Here are a few of my favorite concrete bowl creations. I hope you enjoy this DIY as much as I did! I would love to see the bowls and planters you create for your home. Feel free to email me photos! 

If you enjoyed this concrete project, you may want to check out the others I’ve tried too:

DIY concrete heart planter with a variety of faux succulents arranged in it.

Concrete Heart Planter

DIY concrete eggs in a glass candy dish with moss and grapevines.

DIY Concrete Eggs

DIY concrete jack o'lantern planter and candle holder on a coffee table on the porch.

Concrete Jack O’Lanterns

Three concrete pumpkins displayed on a riser on a kitchen island with a copper pitcher filled with Fall florals.

DIY Concrete Pumpkins

Wood trunk coffee table styled with a red lantern and a white flower arrangement in a concrete pedestal bowl with American flags.

Post revised on July 7, 2021 to add the beautiful pedestal version of DIY concrete bowls. This look can be achieved easily by using a smaller bowl turned upside-down on the bottom and placing a larger bowl on top. There is no need to glue or adhere the two bowls together because of the inherent weight of the top bowl. This idea is my new favorite!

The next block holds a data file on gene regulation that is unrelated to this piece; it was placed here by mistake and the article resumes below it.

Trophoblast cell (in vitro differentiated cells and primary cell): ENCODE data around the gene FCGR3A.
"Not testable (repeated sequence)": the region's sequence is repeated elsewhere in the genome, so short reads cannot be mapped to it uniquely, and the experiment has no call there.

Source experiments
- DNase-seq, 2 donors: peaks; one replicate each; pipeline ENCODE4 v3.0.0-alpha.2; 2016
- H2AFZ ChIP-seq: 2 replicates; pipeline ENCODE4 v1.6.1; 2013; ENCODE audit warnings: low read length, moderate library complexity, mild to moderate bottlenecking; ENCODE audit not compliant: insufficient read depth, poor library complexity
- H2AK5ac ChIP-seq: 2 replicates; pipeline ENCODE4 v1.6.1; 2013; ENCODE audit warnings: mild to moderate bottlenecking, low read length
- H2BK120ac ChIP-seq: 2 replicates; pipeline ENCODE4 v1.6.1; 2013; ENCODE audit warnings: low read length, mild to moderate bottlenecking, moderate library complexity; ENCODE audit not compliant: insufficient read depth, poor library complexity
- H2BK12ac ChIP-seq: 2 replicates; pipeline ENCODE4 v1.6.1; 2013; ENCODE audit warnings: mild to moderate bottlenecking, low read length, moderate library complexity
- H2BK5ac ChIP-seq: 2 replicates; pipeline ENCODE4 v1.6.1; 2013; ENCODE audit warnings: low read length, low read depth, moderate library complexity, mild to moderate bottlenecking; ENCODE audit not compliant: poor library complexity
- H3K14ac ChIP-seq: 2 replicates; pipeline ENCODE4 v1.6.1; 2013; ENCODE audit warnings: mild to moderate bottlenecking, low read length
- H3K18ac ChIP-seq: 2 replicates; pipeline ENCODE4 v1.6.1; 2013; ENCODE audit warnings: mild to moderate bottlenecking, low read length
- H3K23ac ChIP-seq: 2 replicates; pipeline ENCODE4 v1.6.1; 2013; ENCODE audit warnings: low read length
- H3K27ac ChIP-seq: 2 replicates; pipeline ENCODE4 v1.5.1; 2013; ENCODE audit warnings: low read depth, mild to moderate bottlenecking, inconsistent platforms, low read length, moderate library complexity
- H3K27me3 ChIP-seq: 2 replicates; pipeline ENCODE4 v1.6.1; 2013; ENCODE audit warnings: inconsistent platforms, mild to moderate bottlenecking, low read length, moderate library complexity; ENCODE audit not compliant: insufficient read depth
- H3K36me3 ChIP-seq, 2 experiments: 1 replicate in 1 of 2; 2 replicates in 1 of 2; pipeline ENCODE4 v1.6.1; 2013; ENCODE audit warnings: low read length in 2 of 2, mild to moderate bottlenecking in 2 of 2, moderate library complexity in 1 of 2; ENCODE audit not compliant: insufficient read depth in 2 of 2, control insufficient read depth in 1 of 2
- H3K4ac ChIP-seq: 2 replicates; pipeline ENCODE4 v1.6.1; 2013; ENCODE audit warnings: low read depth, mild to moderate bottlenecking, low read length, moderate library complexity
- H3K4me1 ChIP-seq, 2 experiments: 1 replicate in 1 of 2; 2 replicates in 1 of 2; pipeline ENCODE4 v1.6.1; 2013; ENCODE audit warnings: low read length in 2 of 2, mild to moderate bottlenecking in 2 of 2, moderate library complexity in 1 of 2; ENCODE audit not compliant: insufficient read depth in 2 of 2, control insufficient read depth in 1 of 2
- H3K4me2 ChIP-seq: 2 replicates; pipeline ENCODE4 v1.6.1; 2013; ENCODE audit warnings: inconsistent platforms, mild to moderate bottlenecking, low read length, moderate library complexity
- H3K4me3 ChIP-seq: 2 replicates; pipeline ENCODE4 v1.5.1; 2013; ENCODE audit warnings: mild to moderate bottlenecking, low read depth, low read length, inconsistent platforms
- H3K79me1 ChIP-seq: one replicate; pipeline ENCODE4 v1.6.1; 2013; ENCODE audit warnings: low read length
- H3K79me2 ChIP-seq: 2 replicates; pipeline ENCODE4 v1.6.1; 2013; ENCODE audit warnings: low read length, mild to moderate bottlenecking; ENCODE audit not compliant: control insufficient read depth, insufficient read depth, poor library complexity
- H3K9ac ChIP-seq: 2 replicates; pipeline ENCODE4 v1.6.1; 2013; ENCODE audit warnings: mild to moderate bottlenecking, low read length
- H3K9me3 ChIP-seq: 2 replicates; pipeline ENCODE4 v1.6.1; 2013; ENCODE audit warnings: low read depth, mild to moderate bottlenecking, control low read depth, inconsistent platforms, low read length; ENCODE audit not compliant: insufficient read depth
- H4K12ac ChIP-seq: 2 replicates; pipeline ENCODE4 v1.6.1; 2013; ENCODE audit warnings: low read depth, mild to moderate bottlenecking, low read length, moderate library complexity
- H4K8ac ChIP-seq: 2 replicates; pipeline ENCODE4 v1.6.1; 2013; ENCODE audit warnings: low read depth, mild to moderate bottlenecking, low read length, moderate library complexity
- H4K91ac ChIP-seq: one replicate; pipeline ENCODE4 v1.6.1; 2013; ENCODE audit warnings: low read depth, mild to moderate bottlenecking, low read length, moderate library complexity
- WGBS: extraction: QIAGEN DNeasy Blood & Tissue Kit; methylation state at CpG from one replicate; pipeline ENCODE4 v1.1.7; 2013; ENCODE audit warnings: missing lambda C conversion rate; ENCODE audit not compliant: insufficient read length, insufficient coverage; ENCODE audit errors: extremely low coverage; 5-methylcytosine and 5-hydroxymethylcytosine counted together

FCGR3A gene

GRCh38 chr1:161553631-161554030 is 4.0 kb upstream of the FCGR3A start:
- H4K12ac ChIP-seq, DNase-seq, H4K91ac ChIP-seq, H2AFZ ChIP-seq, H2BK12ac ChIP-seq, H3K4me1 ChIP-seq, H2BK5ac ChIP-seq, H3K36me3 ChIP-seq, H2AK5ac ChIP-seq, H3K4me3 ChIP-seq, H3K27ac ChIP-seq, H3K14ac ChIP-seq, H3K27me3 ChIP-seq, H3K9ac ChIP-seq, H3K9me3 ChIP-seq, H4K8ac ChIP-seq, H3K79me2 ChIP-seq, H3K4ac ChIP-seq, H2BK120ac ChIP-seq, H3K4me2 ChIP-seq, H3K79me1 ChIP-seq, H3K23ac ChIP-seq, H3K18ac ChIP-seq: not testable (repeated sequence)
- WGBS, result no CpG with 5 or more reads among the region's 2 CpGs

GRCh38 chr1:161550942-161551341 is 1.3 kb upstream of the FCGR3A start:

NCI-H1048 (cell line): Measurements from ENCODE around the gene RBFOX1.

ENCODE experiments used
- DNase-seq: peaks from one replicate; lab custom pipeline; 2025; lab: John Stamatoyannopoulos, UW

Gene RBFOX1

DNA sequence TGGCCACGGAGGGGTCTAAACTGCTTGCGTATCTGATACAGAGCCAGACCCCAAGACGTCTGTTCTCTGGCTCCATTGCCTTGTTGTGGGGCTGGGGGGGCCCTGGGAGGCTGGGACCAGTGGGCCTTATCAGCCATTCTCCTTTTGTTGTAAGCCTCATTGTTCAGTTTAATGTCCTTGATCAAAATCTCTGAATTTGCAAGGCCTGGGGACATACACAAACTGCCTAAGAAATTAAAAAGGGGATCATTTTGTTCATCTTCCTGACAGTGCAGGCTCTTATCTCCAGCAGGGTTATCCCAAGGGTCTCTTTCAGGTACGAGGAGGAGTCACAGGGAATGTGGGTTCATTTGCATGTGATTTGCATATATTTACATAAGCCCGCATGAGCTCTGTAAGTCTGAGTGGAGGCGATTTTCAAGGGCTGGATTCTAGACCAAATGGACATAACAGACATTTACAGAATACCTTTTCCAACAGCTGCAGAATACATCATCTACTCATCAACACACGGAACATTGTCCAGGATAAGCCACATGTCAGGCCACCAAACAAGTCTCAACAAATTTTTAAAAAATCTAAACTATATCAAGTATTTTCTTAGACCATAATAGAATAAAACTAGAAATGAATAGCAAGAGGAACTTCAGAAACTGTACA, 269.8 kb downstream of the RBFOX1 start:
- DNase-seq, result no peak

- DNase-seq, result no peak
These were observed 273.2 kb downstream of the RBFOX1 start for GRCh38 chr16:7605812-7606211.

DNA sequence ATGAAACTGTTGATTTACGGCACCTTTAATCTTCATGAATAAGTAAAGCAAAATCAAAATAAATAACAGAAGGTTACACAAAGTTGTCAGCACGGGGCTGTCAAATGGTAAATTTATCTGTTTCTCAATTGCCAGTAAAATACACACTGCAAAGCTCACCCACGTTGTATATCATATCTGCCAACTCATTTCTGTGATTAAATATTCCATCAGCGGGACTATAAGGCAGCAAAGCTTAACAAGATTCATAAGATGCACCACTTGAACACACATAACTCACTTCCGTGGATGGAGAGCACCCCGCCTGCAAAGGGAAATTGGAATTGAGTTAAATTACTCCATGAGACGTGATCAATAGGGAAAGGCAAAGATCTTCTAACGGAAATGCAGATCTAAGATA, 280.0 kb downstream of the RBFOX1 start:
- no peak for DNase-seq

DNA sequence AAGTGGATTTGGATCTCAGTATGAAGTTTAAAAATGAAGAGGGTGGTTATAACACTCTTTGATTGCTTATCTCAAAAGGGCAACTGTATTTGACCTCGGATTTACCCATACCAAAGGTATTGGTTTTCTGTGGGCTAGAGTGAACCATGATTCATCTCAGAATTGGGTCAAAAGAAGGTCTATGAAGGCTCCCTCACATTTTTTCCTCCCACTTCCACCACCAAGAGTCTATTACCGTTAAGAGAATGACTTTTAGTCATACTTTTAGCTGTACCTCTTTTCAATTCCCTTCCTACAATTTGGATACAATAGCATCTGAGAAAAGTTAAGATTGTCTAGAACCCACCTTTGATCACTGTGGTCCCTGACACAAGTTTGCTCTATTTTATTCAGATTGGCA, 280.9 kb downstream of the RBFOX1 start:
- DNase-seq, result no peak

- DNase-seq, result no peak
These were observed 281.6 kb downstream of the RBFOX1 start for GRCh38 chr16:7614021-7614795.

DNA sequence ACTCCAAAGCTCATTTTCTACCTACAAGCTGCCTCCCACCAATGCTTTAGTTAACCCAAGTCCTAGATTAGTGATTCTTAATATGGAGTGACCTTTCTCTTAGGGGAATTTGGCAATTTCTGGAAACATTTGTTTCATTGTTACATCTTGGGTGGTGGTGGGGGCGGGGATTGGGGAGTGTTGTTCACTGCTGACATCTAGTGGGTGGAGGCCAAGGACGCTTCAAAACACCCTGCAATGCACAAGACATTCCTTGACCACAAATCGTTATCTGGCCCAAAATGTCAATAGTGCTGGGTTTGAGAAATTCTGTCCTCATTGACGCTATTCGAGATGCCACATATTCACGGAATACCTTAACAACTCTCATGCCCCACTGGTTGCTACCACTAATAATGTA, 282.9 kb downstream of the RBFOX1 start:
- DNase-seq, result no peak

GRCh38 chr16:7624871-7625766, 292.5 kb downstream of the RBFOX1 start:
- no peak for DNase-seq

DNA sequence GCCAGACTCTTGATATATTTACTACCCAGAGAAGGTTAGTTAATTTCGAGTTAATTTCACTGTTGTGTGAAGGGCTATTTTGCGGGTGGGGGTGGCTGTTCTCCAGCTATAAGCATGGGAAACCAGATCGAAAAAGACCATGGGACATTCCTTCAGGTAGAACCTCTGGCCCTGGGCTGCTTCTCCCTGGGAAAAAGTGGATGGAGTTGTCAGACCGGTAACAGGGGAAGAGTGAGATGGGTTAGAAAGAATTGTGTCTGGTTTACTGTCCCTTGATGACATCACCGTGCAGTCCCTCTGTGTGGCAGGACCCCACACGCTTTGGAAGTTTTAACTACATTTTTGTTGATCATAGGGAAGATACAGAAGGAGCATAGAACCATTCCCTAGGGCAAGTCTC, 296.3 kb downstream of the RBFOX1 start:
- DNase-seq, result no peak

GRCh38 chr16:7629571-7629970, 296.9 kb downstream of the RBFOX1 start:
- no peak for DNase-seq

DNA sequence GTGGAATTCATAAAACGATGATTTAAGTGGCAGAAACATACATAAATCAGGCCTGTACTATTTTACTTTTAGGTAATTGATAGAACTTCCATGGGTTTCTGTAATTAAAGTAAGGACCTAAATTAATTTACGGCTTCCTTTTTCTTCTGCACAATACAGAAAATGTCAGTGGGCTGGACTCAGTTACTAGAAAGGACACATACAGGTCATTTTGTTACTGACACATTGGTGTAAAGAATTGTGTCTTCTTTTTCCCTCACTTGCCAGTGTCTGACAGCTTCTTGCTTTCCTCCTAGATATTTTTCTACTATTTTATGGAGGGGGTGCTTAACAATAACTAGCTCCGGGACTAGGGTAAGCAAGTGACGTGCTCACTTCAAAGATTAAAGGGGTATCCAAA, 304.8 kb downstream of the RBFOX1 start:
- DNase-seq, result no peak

Pinterest Pin for DIY Concrete Bowls. Pinterest Pin for DIY Concrete Bowls.

DIY Concrete Bowls
Yield: 8-10 Bowls

DIY Concrete Bowls

Prep Time: 5 minutes
Active Time: 15 minutes
Additional Time:
Total Time: 20 minutes
Difficulty: Easy

I could not be more excited to share this incredibly easy, fun, and inexpensive DIY with y'all! This is, by far, my favorite DIY of the year, if not of all time. I also feel that it is my responsibility to warn you that this DIY is also highly addictive. Once you start making concrete bowls, you may find it very hard to stop. I hope you love making them as much as I do!


  • Concrete Mix
  • Bowls (Inexpensive and that can nest with one another)
  • Cooking spray
  • Water
  • Weights (bricks, large rocks, etc)


  • Bucket (to mix concrete in)
  • Metal or strong plastic rod (to stir concrete)
  • Rubber Mallet (to gently tap sides of bowls once the concrete has hardened, if necessary)
  • Sandpaper (to smooth edges after the bowls are dry)


  1. Eyeball the amount of dry concrete you think you will need to make your bowl. Since all bowls are sized differently, do the best you can to estimate how much you will need.
  2. Pour some dry concrete into a bucket and add enough water to make the concrete the consistency of pudding. If it looks too runny, add more concrete mix. If it seems too dry and hard to mix, add more water.